Crystallography Skills

Learning x-ray crystallography has been fascinating so far. Contrasting many other projects, my work does not require a wealth of research before beginning to learn and apply certain skills. I have spent the last four weeks honing my crystallography skills, and reading about theory in my spare time. This post will mostly cover the day to day challenges I’ve faced.

When I first arrived to campus, the x-ray diffractometer (XRD) was undergoing some minor repairs due to cooling issues.  The XRD is a precise piece of equipment that basically fills up its own small room. In the space around the XRD, we have just enough room for numerous temperature control/air conditioning systems that must all be working for the machine to run. There is a roughing chiller that brings the sample down to about -5°C, then a cryostream jet of nitrogen takes the sample’s temperature down to -173°C. The cryostream needs liquid nitrogen from a large dewar, but it also must have a dry air blower. If the jet of air has any moisture, it will cover the sample in frost, or turn the inside of the XRD into a giant snow globe. The roughing chiller uses water pumps which needed replaced before any experiments could be run. This was a standard plumbing problem that required some elbow grease, towels, and new tubing. Fortunately, this problem only took a few days to fix.

Samples are chilled to -173°C (-279°F), for a couple reasons: first, warm crystals have greater thermal vibrations that could decrease the resolution of harvested x-ray reflections, and secondly, low temperatures mean less solvent loss. I learned the hard way that this can destroy crystal samples. The skill that seemed the most daunting at first, though I have grown to enjoy it, is mounting crystals. Samples either come from labs in the ISC or from collaborators at different colleges. Crystallographers should be able to handle parsing the given sample for a crystal that is not too big or too small, then gluing it to the end of a glass fiber. The glass fiber is embedded in a brass cap, which is placed in a goniometer, so that it can be centered in the XRD. The crystals are usually 0.25 mm or less in any dimension, so mounting them requires a microscope, a steady hand, and an enormous amount of patience. I learned that many of the simple steps in solving structures help along the next step. For example, if a crystal is shaped like a needle, it may seem easier to put it on the end of the fiber such that it makes a T-shape. However, standing the crystal on its end will make centering the crystal and indexing crystal faces exceptionally easier.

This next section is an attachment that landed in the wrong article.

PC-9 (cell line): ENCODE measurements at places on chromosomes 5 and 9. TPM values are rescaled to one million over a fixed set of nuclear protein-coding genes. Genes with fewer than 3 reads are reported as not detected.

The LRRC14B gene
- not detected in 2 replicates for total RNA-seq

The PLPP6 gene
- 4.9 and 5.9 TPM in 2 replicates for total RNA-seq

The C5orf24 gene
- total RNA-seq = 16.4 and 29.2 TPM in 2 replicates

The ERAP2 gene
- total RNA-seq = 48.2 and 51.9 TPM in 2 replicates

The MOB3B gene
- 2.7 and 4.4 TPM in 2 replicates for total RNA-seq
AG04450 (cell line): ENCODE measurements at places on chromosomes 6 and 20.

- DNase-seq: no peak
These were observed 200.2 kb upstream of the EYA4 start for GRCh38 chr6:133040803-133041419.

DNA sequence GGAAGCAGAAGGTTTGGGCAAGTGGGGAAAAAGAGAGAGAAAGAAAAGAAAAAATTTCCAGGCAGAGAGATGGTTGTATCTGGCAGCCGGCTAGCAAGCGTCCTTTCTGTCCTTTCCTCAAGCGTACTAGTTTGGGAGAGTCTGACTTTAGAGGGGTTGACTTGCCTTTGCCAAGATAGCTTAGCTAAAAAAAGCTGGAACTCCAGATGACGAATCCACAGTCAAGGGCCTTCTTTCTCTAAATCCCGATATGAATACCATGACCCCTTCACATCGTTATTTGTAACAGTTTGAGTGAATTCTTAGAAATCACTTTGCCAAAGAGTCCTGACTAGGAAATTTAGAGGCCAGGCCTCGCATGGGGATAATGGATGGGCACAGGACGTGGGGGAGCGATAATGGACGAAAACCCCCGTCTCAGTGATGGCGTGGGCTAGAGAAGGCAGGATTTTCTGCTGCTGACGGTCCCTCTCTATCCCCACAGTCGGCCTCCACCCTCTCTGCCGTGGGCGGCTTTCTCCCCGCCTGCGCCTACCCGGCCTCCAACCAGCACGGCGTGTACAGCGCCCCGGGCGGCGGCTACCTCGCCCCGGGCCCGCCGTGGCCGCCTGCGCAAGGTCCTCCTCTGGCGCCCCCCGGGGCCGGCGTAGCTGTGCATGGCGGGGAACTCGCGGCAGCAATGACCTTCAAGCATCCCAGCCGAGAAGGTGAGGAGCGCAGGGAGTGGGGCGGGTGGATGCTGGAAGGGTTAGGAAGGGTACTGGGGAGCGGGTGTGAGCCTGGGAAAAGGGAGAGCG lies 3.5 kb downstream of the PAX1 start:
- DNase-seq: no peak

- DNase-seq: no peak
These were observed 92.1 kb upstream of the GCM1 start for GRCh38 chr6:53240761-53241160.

Other than becoming accustomed with mounting crystals, I also needed to learn the ways to use the different software that allows for processing and analyzing data. APEX3 is the software that takes hundreds of collected x-ray reflections and turns them into an initial structure solution. It also helps us determine which crystal samples are the most orderly or bright. Before running a full experiment with hundreds of frames, we run unit cells (also called matrix scans). These matrix scans allow us a peek into the structure before committing hours to running a full experiment. Below, in red, is a picture of a frame from the middle of an experiment. The yellow spots represent measured reflections where x-rays diffracted off electron density in the crystal sample. These spots are harvested and integrated across all frames in the experiment to give an initial structure with a certain space group. I will talk more about space groups and interpreting results in my next post.

The spots are reflections of x-rays that diffracted off of electron clouds.

This view lets me qualitatively and quantitatively determine the resolution of the spots. Some crystal samples need replaced when running unit cells because their reflections are too weak or because the crystal is twinned.

 

This shows a very orderly crystal sent from a collaborator.

This shows a very orderly crystal sent from a collaborator.

The dots on the blue background represent the reciprocal lattice viewer. Looking along any of the cells axes should show dots in equally spaced rows. If the dots appear jumbled up or with dots almost overlapping in slightly shifted rows then the crystal is twinned. Twinning occurs when a new crystal starts growing right next to another one. This causes the x-rays to diffract off two different lattices. The program struggles to solve structures with lattices that are offset, so it is my job as the crystallographer to find the sample that will give us the most accurate initial solution.